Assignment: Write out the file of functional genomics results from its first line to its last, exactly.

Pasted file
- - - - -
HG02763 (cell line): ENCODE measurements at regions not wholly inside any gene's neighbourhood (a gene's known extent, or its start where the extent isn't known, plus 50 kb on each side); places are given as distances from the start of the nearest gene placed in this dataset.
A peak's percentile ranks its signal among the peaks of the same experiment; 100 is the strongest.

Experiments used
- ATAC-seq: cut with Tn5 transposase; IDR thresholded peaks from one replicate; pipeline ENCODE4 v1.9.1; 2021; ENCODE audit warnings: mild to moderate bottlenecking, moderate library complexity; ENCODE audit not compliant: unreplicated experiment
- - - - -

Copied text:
HG02763 (cell line): ENCODE measurements at regions not wholly inside any gene's neighbourhood (a gene's known extent, or its start where the extent isn't known, plus 50 kb on each side); places are given as distances from the start of the nearest gene placed in this dataset.
A peak's percentile ranks its signal among the peaks of the same experiment; 100 is the strongest.

Experiments used
- ATAC-seq: cut with Tn5 transposase; IDR thresholded peaks from one replicate; pipeline ENCODE4 v1.9.1; 2021; ENCODE audit warnings: mild to moderate bottlenecking, moderate library complexity; ENCODE audit not compliant: unreplicated experiment